Quality code is important, we all know that. In some way or another developers work to ensure their is tested. We code something then try it out. Maybe check the database, or look at the UI what ever is needed to let us know it worked. As we build up our solution maybe we change our design a bit to make it cleaner or more robust, or just extend it to add a new feature. At some point in this process something we built before will inevitable break. Then we re run our tests and try to find the bug. Unit tests are a great way to help ensure quality code, but developers new to unit testing are often faced with the daunting task of testing mammoth legacy code. Where to start, how to do it right, how to stay sane… Continue reading
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I’ve had the opportunity to work with a variety of offshore teams on various projects. While very challenging these relationships can indeed be valuable. So how do you make the most of these partnerships? Here are a few observations.
The most challenging piece of an offshore partnership is the language differences. While most business people around the world speak English, it will typically be a British version and/or be accompanied by a heavy accent. This all becomes more difficult when trying to communicate on a conference call with a choppy reception and the other end sounding like they’re in an auditorium.
How to deal with it. There is no good answer here. Two approaches seem to help, first have someone onsite to act as a translator. This is typically someone from the same vendor, who has been assigned onsite. Ultimately though you need to become accustom to the language, this only comes with time. Surround yourself with people who speak the language. Don’t be afraid to say you don’t understand. When on the phone be sure you’re able to concentrate on the call with little background noise or distractions. Overtime the accents will become more understandable and the language gaps will be clearer.
Surprisingly talking does not equal communication. When dealing with any remote team, clear communication is critical. To frequently conference calls are stressful and where in a normal situation you would ask for more information, on a call you may feel it’s too difficult and you’ll just send an email. Conference calls are critical for a project. Don’t let them go to waste. Ask questions be sure that your question was understood correctly. I’ve found it’s difficult to get participation from an offshore team on a conference call. Typically one individual will do all the talking. Work to get more than yes and no answers and more participation from the whole team. Also in these calls try to encourage conversation outside the simple status updates, you might find out important information.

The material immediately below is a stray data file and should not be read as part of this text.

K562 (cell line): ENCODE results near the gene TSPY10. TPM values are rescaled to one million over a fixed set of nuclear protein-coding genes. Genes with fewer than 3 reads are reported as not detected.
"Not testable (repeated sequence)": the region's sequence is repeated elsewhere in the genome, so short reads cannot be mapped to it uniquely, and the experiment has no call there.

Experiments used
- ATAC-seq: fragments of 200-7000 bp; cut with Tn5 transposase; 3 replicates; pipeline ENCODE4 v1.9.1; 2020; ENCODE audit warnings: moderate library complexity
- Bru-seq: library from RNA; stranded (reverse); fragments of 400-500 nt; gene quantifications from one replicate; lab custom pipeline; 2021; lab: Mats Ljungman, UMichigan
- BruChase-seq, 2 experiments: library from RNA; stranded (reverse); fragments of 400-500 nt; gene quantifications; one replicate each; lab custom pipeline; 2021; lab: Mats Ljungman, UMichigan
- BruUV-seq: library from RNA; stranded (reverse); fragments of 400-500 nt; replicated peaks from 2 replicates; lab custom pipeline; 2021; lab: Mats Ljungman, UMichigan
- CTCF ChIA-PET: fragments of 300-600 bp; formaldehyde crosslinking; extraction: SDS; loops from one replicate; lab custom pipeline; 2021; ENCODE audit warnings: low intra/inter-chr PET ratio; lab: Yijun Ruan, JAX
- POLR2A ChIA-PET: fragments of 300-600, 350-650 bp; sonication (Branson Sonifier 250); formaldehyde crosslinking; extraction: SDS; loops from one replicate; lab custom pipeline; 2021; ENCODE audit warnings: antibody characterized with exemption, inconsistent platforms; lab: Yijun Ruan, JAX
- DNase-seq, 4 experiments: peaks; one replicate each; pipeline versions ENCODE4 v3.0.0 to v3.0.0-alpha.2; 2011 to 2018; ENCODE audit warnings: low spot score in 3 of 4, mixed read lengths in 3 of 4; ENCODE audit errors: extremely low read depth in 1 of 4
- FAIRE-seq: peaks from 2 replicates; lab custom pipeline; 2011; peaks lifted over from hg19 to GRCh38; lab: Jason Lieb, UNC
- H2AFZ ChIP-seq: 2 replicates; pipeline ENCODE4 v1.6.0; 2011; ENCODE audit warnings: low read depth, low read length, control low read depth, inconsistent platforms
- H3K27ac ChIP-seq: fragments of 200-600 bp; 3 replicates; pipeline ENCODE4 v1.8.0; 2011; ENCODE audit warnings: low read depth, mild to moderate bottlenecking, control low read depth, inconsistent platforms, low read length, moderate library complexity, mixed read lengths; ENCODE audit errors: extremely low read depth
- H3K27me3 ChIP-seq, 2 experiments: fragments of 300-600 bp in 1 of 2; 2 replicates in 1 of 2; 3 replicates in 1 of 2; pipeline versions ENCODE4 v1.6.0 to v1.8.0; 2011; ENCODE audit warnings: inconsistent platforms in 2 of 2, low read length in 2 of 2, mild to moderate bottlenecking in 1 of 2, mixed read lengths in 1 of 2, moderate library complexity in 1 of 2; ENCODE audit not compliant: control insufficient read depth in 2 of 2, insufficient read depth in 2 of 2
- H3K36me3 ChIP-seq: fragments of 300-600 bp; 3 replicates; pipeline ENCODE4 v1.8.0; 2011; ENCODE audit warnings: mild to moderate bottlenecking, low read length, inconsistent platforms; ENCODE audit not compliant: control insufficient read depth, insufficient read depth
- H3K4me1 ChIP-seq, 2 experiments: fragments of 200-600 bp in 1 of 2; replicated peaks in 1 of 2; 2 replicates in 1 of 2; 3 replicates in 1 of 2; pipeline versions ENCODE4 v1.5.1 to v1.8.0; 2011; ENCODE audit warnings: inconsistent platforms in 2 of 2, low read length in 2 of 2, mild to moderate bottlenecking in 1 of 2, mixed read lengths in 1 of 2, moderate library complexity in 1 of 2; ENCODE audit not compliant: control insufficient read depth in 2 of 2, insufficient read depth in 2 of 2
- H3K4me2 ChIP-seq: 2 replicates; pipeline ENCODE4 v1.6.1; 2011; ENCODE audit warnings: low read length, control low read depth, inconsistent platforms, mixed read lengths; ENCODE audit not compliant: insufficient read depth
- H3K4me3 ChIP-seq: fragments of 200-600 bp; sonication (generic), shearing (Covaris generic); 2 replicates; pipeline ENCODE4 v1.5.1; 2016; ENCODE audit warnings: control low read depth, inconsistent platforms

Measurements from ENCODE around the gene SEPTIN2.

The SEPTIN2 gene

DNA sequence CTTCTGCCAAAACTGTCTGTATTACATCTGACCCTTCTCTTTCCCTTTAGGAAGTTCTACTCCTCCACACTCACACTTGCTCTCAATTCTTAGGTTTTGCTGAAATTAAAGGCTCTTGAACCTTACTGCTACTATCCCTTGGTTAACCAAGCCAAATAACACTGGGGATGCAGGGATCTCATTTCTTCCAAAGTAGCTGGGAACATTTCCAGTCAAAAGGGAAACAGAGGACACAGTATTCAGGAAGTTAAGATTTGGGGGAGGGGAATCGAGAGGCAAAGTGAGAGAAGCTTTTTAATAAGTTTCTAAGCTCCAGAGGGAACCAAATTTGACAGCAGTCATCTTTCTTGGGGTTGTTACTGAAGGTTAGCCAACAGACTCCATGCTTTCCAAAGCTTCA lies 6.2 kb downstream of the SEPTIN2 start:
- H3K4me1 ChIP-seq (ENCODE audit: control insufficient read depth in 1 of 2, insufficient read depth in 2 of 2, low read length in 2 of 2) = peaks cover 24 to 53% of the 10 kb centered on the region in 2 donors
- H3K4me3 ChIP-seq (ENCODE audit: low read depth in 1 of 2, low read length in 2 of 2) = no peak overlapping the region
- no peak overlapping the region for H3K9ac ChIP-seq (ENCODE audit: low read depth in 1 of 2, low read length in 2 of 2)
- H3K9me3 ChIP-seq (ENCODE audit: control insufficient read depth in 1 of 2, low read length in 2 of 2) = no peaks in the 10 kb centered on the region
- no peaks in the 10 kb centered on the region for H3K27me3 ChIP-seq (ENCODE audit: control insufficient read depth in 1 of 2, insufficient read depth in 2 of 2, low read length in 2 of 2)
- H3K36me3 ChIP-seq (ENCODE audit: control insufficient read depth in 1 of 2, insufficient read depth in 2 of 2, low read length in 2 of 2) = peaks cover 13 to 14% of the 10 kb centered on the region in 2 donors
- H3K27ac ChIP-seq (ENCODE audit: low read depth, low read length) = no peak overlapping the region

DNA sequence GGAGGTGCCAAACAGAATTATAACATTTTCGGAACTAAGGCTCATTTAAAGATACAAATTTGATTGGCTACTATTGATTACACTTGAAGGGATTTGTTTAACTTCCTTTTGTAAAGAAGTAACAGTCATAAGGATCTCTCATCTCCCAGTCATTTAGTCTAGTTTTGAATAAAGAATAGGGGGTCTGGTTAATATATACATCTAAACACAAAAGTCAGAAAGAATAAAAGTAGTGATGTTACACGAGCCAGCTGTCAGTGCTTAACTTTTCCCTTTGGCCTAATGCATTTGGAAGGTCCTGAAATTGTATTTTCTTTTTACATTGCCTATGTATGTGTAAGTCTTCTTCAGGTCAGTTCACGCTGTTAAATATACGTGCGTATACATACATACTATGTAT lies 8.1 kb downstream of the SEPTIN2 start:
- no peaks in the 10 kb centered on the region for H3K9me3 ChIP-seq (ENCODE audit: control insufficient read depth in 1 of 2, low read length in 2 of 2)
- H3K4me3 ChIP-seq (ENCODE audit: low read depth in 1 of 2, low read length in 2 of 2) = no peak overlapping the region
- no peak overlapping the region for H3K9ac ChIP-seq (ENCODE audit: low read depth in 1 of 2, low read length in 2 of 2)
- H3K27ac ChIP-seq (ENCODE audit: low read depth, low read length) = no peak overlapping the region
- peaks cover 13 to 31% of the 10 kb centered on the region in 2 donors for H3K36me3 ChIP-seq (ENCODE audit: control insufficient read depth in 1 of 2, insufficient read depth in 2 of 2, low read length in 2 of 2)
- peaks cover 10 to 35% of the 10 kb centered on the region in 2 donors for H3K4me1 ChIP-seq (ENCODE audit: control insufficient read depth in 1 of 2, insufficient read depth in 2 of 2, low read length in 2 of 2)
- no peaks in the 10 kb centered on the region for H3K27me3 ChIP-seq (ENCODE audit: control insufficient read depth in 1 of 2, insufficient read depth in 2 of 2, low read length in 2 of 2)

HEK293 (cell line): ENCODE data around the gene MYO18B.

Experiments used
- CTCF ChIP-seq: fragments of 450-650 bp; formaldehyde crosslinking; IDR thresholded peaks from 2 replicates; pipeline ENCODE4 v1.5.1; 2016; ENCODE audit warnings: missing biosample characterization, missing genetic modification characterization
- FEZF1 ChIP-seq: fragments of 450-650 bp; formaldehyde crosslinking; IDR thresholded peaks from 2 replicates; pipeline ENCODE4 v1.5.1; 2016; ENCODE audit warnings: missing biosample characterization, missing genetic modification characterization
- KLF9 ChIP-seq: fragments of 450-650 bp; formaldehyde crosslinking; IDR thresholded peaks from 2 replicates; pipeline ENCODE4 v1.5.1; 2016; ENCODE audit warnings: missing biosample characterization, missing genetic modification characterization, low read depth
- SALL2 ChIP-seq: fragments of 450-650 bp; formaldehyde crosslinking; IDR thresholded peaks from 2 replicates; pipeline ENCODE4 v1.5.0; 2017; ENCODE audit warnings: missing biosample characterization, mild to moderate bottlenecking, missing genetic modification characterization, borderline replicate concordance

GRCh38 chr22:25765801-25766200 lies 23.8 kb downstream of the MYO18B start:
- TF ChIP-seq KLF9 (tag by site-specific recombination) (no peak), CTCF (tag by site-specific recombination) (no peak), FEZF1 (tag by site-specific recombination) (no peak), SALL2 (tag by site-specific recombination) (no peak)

Beyond the conference call its important to follow up with a clear recap of what occurred on the call. This helps make sure everyone on the call is on the same page and all action items are assigned. With any remote team, following the activates between discussions is difficult. Use email frequently. Insist on a formal agenda and meeting minutes. Clarify action items and blocking issues. If a blocking issue does arise take care of it immediately.
There are significant culture differences that come into play when dealing with international vendors. These culture differences are stem from national/ethnic traits, to corporate/vendor culture. There are traits that surface simply due to the continued relocation of team members.
My experience has been that Indians don’t tend to question authority. I’m not saying challenge authority, but rather look for clarification and understanding. What seems to happen is that individuals will take a message from a higher-up or client that may not be clear, and instead of working with the source to understand it, they will go to their peers to help understand the message. While this may work in some situations, often times it takes much longer to get the right information. When this works the best is when there are a series of mentors available to the offshore team. A series of experienced individuals various team members can turn to. To help this process, try to keep one vendor and one team as long as possible. Inevitably the vendor will swap out resources on you but hopefully you can hang on to a few key resources that can fill this mentor role. When working one-on-one with an offshore resource be sure you have been understood clearly, ask them to repeat what needs to be done, not simply do you understand.
Working culture. These guys work hard, really really hard. They work nights and weekends, often they work far from their families. Even in India they will travel to different cities to work in central location for a client. It is so important to realize these guys a working really hard for you. Take time to make that personal connection with them (if they let you). Get to know your offshore team by name. Express your gratitude to them individually for their effort. A note about working habits, since these folks don’t technically work for you, they may not tell you when they’re going on vacation. Ask regularly when upcoming holidays are and what vacations are planned so you don’t end up with a skeleton crew right before a huge deployment. If you have on site resources realize when they take vacation it’s typically for a month so they can get back to India.
Offshore and outsource projects can be highly effective if leaders take the time to consider the variety of challenges the show up in these situations. Communication is always a critical component of any business initiative. In an offshore model communication is more important than ever. Leaders are dealing time zone changes, language differences, and cultural differences. All these challenges can be overcome with increased and clear communication.